I could go on and on and on about the French people I know who feel their lives were saved by philosophy because I am capable of playing the intellectual snob . . .and, I would suggest, better equipped to . . . but this is an internet forum. Reality is part of philosophy, n'est-ce pas?

Frankly, sometimes both a cigar and a rose are just a cigar and a rose. Often, words are what they seem to be.


HexHammer
 
  0  
Reply Sun 5 Sep, 2010 08:46 am
@55hikky,
Don't really see the deeper point in philosophy, specially for children. It would be far better go make them read basic science, psycology, ecology ..etc.

For well over a years, I'v seen no value in philosophy, it's merely rethorical mastubation, a playground for demagogues and idiots.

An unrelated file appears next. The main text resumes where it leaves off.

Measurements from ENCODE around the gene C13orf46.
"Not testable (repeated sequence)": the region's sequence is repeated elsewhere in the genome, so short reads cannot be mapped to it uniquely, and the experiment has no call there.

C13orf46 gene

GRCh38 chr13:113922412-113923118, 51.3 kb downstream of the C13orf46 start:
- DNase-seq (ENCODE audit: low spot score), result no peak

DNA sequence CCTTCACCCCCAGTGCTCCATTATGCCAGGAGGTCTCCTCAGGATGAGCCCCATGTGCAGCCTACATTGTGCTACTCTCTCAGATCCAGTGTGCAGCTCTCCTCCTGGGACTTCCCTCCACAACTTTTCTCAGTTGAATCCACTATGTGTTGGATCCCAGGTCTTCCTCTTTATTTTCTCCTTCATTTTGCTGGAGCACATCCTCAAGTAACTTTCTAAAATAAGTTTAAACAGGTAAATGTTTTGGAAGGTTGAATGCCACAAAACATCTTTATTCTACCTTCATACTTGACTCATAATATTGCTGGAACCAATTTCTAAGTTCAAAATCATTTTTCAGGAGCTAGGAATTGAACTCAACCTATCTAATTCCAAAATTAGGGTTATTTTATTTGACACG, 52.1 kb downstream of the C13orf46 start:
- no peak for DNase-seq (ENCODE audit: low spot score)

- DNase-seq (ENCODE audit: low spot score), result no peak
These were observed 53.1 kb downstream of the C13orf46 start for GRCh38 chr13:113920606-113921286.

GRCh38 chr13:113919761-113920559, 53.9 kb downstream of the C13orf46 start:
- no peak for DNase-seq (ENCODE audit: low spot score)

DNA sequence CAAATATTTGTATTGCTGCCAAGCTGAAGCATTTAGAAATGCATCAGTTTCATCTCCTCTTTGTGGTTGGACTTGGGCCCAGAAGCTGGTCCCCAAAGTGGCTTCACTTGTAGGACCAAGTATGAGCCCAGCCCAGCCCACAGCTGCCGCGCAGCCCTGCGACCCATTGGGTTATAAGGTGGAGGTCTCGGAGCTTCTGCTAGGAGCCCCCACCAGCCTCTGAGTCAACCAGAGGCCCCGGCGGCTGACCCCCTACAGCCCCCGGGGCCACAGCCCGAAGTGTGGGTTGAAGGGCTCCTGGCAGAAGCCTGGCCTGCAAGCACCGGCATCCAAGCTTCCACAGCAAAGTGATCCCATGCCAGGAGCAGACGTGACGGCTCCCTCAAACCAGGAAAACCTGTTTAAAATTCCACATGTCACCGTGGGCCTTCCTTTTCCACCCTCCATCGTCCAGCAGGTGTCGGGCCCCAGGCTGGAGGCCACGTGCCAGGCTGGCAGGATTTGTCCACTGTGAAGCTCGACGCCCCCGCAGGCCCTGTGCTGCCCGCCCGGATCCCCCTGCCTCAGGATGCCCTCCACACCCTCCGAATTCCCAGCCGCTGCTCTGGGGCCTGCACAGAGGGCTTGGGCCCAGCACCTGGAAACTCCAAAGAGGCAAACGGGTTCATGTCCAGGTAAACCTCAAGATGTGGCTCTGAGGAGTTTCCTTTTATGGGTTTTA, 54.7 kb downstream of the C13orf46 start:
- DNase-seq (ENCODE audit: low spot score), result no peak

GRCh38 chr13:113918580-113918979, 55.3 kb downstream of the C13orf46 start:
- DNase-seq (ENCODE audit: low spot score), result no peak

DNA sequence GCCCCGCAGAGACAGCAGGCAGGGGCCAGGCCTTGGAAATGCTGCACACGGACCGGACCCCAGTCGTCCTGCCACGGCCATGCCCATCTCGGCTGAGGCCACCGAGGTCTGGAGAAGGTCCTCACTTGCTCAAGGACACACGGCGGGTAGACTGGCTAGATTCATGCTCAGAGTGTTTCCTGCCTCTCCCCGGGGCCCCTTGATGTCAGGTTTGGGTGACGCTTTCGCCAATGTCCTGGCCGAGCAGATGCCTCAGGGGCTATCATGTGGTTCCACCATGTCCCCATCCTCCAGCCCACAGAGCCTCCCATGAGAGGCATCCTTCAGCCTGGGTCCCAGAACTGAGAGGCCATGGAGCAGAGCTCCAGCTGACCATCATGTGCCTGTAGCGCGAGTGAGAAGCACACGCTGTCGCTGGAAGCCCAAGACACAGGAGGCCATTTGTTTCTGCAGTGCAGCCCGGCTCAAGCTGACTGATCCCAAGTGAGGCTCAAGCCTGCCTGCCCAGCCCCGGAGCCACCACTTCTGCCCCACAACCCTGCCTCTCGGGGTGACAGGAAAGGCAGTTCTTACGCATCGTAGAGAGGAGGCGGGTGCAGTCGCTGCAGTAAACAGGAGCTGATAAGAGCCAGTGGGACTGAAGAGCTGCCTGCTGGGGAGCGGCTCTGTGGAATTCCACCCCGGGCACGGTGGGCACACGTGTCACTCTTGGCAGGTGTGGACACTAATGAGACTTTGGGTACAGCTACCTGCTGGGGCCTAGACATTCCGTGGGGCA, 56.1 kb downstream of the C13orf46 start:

55hikky
 
  -1  
Reply Sun 5 Sep, 2010 09:11 am
@plainoldme,
..so you agree with me...
the whole point of the exclusion of recess is because there isn't enough money for the school to pay the teachers. not only recess, but entire semesters have been cut short by weeks (in my former high school's case), tuition is only going up (in most universities and colleges i know of) and even entire classes are not offered anymore to students because the schools can't pay the teachers and professors..

it's not much of the parent's opinion to remove recess because it is a waste of time than it is an inevitable phenomenon.

and regarding the "lawn metaphore", you agree with me when I said,

"opportunity to explore, to learn for themselves. are you suggesting that that, in itself, is enough of a 'philosophical lesson' for them...?"